Given the 2013 APSA theme “Power and Persuasion” and the spotlight on the president, there is no book more appropriate Tough Times for the President: Political Adversity and the Sources of Executive Power by Ryan J. Barilleaux and Jewerl Maxwell (Cambria Press, 2012):
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Adversity and Power in the Obama Presidency
Barack Obama came to the presidency on a wave of enthusiasm and a promise of hope and change, but his time in office has been quite different from what his supporters expected in the euphoria of the 2008 election. After barely passing his major policy initiative, the Affordable Care Act, the president saw his approval ratings slip below fifty percent, then voters gave Republicans a sizable majority in the House and narrowed Democratic control of the Senate. Despite winning reelection in 2012, his second term became mired in scandals and controversies (IRS mismanagement and targeting of conservative groups, revelations about NSA collection of citizens’ phone records, monitoring of journalists by the Justice Department, and others) that claimed congressional and media attention. Polls showed that only about forty-five pecent of the public approved of his job performance in the middle of 2012, with a slightly higher number of respondents telling pollsters that they thought the White House was responsible for IRS targeting of conservative groups. These developments threatened to scuttle the president’s second-term agenda. He survived the setbacks of 2010 to win reelection in 2012, but how will he respond to tough times in 2013?
As he did before, Mr. Obama will rely on unilateral presidential powers to shape policy and avoid the limitations imposed by political adversity. As our research has shown, and as we present it in Tough Times for the President, political adversity (defined as a situation in which the president lacks key elements of political capital) is a common occurrence for American chief executives since World War II. Every president in that time, except John Kennedy, experienced some period of political adversity. Many managed to overcome it, including Ronald Reagan and Bill Clinton. Others, including Lyndon Johnson, Richard Nixon, and George W. Bush, could not. But all presidents, especially those who managed to recover from adversity, did so in large part because they drew on the unilateral powers of the office. Stripped of the political capital that supports the president’s “power to persuade,” these chief executives relied on unilateralism to enhance their leverage in tough political circumstances.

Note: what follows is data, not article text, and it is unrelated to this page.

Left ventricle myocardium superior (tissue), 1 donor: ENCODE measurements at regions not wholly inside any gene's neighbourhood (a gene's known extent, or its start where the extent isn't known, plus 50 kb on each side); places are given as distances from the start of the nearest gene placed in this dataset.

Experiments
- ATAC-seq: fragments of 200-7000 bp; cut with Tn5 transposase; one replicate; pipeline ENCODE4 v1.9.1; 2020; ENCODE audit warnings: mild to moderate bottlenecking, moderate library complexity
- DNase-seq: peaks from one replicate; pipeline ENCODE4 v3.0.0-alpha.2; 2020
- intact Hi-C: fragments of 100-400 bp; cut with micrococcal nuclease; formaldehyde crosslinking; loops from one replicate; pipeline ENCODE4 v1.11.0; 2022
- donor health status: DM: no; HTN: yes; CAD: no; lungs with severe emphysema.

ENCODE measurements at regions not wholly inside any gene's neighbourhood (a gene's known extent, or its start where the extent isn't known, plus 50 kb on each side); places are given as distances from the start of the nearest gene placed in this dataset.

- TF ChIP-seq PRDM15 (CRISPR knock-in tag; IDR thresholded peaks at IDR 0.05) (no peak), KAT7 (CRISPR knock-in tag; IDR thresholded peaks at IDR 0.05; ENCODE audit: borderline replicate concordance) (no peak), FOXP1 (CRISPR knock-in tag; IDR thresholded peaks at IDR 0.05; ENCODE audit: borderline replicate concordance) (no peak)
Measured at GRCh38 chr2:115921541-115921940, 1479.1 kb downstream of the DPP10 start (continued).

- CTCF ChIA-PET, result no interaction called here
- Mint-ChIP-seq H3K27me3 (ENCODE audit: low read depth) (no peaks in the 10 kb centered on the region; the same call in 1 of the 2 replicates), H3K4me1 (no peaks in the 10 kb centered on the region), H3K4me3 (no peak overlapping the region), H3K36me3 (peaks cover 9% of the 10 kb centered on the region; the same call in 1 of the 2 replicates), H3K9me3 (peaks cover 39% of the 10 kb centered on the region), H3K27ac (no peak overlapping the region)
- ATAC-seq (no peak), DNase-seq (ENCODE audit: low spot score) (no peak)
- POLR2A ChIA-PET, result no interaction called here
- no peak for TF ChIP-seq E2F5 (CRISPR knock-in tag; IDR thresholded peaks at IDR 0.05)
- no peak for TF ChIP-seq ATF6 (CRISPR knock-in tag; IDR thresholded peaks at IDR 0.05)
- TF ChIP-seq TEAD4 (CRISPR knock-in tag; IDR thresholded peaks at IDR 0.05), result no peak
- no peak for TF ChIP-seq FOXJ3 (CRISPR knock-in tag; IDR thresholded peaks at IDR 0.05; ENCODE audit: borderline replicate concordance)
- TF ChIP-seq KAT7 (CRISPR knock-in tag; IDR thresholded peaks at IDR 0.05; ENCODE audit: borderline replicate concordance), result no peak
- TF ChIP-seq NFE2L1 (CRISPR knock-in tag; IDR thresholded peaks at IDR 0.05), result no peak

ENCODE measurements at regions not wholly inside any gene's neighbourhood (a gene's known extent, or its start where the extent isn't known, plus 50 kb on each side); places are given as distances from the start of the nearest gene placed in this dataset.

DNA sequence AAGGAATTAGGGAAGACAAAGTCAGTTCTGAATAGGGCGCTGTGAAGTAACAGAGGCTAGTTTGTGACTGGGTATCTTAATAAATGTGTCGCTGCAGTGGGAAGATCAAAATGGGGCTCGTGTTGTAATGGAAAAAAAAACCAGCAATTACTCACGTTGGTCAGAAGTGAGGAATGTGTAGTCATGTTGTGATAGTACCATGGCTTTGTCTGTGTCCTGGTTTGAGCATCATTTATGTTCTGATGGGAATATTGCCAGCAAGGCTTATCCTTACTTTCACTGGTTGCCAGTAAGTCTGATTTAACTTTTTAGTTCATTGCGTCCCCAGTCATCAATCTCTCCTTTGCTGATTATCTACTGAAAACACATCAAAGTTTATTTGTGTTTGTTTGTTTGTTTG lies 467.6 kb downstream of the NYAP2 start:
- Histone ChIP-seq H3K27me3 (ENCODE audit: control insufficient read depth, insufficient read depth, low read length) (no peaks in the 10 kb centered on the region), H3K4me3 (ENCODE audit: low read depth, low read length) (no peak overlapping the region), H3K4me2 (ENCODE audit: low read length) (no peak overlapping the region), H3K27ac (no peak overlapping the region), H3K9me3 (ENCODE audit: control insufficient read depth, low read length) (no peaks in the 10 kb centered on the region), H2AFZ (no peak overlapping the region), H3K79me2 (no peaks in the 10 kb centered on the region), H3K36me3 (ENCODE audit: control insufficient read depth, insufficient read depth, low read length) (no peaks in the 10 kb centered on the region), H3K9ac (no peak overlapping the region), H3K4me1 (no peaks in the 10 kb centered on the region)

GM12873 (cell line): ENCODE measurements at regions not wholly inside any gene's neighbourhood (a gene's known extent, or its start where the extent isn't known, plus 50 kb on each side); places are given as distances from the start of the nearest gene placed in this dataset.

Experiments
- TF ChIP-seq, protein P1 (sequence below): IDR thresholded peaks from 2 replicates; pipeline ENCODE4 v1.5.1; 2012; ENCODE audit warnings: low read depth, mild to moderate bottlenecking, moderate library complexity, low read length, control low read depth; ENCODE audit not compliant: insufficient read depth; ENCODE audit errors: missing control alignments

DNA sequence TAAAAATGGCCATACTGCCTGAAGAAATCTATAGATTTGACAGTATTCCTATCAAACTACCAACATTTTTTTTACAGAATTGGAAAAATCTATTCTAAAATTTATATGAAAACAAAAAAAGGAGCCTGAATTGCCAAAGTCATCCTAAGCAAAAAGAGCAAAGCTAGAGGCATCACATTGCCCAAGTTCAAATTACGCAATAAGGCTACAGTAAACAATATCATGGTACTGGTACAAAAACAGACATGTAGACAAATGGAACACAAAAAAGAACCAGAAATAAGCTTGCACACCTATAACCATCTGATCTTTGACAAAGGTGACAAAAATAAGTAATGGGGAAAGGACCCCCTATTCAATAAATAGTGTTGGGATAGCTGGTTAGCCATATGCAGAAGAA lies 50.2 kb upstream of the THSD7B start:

Barack Obama conforms to this pattern of presidential unilateralism. He has acted unilaterally to gain control over administrative rulemaking, to effectively implement the DREAM Act, to prosecute the war on al-Qaeda, to make recess appointments (even when the Senate insisted it was still in session), to advance gun control, and to reshape education policy. With a weakened public standing and facing congressional obstacles to his second term agenda, Mr. Obama will act unilaterally. As he did before—and as his predecessors did as well—he will employ direct presidential powers (even when constitutionally controversial) to increase his leverage in the struggle to shape public policy.
Our research also indicates a note of caution: some types of political adversity are harder to overcome than others. Several presidents (including Truman, Eisenhower, & Clinton) overcame the setback of an “unmandate” in congressional midterm elections, such as Democrats experienced in 2010; Mr. Obama survived to be reelected. But scandals and periods of national division—when there is division within the president’s own party and his job approval rating slips below forty percent—are far more dangerous and rarely overcome. If any of the scandals and controversies plaguing the Obama White House (such as the IRS targeting scandal or NSA phone surveillance) further weaken the president, divide his party, or lead to more declines in Mr. Obama’s job rating, then he will face almost insurmountable political adversity. In that case, his presidency could be irreparably damaged.
Our research shows the path that the president will take: it will be a unilateral one. What remains to be seen is whether that path will lead to recovery or ruin.
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This book is in the Politics, Institutions, and Public Policy in America book series by Scott Frisch and Sean Kelly.
Professors, if you would like to use this for your class, refer your librarian to the Cambria Press Desk Copy Plus Program that helps you get free versions for your students!
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